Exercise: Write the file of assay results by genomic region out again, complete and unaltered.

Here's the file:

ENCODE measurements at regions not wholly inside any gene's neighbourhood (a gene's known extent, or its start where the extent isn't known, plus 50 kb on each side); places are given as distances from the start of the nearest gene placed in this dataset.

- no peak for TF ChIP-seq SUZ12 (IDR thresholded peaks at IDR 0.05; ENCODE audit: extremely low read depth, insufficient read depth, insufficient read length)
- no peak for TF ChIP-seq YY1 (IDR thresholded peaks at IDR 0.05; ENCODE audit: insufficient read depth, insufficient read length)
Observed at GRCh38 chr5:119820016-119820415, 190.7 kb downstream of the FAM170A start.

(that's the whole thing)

ENCODE measurements at regions not wholly inside any gene's neighbourhood (a gene's known extent, or its start where the extent isn't known, plus 50 kb on each side); places are given as distances from the start of the nearest gene placed in this dataset.

- no peak for TF ChIP-seq SUZ12 (IDR thresholded peaks at IDR 0.05; ENCODE audit: extremely low read depth, insufficient read depth, insufficient read length)
- no peak for TF ChIP-seq YY1 (IDR thresholded peaks at IDR 0.05; ENCODE audit: insufficient read depth, insufficient read length)
Observed at GRCh38 chr5:119820016-119820415, 190.7 kb downstream of the FAM170A start.